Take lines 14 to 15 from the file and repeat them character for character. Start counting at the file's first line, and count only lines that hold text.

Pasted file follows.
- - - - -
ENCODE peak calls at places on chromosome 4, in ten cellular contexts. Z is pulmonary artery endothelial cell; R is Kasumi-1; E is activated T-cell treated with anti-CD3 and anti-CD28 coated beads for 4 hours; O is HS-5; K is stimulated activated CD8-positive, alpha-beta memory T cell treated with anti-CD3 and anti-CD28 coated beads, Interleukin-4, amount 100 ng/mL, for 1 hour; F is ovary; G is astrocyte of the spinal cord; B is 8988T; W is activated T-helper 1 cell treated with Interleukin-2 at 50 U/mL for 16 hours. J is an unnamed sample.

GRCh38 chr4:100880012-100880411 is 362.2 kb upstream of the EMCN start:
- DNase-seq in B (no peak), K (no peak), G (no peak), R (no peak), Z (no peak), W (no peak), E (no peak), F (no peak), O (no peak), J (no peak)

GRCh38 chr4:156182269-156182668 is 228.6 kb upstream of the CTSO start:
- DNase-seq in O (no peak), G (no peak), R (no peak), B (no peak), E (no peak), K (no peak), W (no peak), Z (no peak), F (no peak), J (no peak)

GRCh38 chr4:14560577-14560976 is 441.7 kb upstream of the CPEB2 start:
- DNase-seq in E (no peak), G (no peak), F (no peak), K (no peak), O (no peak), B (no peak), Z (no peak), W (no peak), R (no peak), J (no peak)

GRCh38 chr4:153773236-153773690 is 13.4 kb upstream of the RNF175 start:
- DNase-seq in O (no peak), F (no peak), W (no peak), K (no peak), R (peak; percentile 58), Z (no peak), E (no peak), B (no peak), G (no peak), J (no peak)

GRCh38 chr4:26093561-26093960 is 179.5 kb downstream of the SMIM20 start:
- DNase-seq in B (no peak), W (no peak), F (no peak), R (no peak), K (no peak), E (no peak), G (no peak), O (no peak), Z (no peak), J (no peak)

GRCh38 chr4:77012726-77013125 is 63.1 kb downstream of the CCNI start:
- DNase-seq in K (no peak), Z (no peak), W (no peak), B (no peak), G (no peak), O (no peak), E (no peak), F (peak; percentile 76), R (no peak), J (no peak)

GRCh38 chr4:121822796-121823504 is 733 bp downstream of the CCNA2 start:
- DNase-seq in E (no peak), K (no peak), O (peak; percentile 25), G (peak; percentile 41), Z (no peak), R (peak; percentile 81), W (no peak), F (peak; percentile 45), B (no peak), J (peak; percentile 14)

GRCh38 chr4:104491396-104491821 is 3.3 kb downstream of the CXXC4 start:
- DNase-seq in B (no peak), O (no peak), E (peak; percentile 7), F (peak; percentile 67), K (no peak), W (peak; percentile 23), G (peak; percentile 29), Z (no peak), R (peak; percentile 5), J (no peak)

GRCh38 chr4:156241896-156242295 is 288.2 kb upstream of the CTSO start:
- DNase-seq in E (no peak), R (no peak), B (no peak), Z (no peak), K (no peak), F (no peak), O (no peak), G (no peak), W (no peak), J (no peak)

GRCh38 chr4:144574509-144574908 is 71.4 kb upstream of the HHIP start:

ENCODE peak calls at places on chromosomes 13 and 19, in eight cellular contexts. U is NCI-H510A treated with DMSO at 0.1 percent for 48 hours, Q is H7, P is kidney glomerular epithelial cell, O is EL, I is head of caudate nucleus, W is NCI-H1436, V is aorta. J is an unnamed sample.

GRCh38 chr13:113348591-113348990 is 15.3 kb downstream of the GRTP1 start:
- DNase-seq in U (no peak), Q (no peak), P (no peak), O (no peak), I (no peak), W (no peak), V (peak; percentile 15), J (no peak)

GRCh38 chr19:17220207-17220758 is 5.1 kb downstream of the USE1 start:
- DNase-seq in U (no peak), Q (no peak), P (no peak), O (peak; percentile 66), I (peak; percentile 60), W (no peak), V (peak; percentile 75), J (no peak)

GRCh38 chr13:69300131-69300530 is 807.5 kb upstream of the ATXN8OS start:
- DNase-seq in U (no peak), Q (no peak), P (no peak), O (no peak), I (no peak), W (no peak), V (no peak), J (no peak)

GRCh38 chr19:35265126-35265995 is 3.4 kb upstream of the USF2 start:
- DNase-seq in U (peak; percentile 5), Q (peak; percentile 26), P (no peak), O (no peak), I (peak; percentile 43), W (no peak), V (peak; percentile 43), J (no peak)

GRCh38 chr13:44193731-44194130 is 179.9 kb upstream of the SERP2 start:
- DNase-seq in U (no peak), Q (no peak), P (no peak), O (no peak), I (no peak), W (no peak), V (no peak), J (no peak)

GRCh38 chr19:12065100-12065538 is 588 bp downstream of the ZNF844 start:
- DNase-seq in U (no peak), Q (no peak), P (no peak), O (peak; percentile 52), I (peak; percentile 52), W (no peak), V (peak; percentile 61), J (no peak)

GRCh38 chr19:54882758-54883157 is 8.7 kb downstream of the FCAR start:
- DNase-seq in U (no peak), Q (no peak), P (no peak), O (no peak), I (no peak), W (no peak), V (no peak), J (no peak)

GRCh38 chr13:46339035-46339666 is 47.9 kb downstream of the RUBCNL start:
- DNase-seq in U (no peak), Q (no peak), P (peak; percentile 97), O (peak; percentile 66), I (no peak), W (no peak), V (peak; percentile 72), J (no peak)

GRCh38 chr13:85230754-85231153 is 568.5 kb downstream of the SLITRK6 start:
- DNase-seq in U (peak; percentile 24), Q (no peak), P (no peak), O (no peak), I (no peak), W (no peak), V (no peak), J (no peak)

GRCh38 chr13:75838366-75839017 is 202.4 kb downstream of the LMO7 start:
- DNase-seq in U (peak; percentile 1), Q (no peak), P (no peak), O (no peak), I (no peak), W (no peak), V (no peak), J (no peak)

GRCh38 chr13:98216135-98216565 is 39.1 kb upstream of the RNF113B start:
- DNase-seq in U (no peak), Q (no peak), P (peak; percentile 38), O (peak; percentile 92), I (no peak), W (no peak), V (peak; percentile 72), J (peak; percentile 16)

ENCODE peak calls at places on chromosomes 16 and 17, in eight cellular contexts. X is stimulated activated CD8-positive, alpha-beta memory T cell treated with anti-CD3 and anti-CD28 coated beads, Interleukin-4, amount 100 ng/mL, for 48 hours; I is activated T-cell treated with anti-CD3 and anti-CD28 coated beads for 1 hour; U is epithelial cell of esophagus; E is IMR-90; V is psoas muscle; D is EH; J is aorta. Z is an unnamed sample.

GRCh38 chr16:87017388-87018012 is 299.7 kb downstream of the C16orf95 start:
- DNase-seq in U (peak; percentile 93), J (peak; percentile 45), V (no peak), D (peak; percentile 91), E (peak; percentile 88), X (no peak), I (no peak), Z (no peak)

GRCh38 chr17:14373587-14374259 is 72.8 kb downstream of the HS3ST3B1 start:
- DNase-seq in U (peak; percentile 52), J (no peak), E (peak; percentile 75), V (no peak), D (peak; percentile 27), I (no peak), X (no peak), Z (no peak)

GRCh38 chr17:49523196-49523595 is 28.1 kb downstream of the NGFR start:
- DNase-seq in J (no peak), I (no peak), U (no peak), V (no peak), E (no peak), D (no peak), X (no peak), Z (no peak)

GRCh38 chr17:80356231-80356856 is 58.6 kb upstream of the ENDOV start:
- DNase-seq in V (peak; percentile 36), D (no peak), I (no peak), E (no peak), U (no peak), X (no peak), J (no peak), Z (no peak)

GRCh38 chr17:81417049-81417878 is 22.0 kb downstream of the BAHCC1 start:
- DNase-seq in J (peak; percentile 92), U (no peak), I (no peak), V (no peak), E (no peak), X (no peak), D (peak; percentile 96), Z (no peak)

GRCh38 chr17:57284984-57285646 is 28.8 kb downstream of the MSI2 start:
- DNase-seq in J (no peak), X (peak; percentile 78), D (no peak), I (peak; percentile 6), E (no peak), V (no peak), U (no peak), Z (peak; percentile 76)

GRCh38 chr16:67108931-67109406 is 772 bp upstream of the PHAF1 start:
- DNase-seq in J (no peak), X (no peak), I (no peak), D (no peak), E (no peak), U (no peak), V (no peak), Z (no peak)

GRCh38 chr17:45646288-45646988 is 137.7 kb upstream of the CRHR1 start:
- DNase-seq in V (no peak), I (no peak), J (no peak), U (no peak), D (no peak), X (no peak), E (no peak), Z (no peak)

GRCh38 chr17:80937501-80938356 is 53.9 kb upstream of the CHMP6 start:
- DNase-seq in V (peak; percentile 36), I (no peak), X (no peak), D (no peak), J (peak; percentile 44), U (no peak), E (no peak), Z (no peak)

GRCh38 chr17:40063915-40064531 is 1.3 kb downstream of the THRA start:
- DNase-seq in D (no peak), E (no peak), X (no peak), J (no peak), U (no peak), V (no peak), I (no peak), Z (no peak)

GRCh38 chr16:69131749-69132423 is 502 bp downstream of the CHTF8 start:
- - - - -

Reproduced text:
GRCh38 chr4:121822796-121823504 is 733 bp downstream of the CCNA2 start:
- DNase-seq in E (no peak), K (no peak), O (peak; percentile 25), G (peak; percentile 41), Z (no peak), R (peak; percentile 81), W (no peak), F (peak; percentile 45), B (no peak), J (peak; percentile 14)